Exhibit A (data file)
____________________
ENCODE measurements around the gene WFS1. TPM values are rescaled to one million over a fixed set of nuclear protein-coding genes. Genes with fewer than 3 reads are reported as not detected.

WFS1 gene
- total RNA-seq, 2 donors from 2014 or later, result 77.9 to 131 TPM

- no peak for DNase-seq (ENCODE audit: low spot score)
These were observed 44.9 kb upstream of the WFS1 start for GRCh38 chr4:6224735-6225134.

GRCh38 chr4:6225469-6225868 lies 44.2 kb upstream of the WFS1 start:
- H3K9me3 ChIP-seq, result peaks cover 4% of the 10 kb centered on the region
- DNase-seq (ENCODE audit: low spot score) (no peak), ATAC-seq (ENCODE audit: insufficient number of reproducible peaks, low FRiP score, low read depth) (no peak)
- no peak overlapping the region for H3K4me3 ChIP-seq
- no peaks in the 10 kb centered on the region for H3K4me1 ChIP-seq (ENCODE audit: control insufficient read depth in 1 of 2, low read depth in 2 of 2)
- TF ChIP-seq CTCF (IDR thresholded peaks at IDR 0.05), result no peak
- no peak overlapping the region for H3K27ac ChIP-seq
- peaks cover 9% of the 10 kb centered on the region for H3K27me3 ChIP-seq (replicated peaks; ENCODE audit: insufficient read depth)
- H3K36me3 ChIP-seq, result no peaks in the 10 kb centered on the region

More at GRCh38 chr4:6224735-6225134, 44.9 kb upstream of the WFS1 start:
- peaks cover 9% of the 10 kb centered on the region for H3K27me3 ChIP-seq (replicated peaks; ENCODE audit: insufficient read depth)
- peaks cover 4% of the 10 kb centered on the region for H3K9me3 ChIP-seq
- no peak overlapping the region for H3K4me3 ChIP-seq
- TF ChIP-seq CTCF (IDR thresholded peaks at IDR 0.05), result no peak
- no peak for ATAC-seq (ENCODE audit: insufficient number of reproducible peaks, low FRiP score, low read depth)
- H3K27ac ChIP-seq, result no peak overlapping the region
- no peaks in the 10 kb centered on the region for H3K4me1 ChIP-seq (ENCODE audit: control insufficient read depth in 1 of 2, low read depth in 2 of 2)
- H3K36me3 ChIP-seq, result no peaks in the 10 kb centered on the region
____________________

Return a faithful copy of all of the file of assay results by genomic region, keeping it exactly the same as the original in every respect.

ENCODE measurements around the gene WFS1. TPM values are rescaled to one million over a fixed set of nuclear protein-coding genes. Genes with fewer than 3 reads are reported as not detected.

WFS1 gene
- total RNA-seq, 2 donors from 2014 or later, result 77.9 to 131 TPM

- no peak for DNase-seq (ENCODE audit: low spot score)
These were observed 44.9 kb upstream of the WFS1 start for GRCh38 chr4:6224735-6225134.

GRCh38 chr4:6225469-6225868 lies 44.2 kb upstream of the WFS1 start:
- H3K9me3 ChIP-seq, result peaks cover 4% of the 10 kb centered on the region
- DNase-seq (ENCODE audit: low spot score) (no peak), ATAC-seq (ENCODE audit: insufficient number of reproducible peaks, low FRiP score, low read depth) (no peak)
- no peak overlapping the region for H3K4me3 ChIP-seq
- no peaks in the 10 kb centered on the region for H3K4me1 ChIP-seq (ENCODE audit: control insufficient read depth in 1 of 2, low read depth in 2 of 2)
- TF ChIP-seq CTCF (IDR thresholded peaks at IDR 0.05), result no peak
- no peak overlapping the region for H3K27ac ChIP-seq
- peaks cover 9% of the 10 kb centered on the region for H3K27me3 ChIP-seq (replicated peaks; ENCODE audit: insufficient read depth)
- H3K36me3 ChIP-seq, result no peaks in the 10 kb centered on the region

More at GRCh38 chr4:6224735-6225134, 44.9 kb upstream of the WFS1 start:
- peaks cover 9% of the 10 kb centered on the region for H3K27me3 ChIP-seq (replicated peaks; ENCODE audit: insufficient read depth)
- peaks cover 4% of the 10 kb centered on the region for H3K9me3 ChIP-seq
- no peak overlapping the region for H3K4me3 ChIP-seq
- TF ChIP-seq CTCF (IDR thresholded peaks at IDR 0.05), result no peak
- no peak for ATAC-seq (ENCODE audit: insufficient number of reproducible peaks, low FRiP score, low read depth)
- H3K27ac ChIP-seq, result no peak overlapping the region
- no peaks in the 10 kb centered on the region for H3K4me1 ChIP-seq (ENCODE audit: control insufficient read depth in 1 of 2, low read depth in 2 of 2)
- H3K36me3 ChIP-seq, result no peaks in the 10 kb centered on the region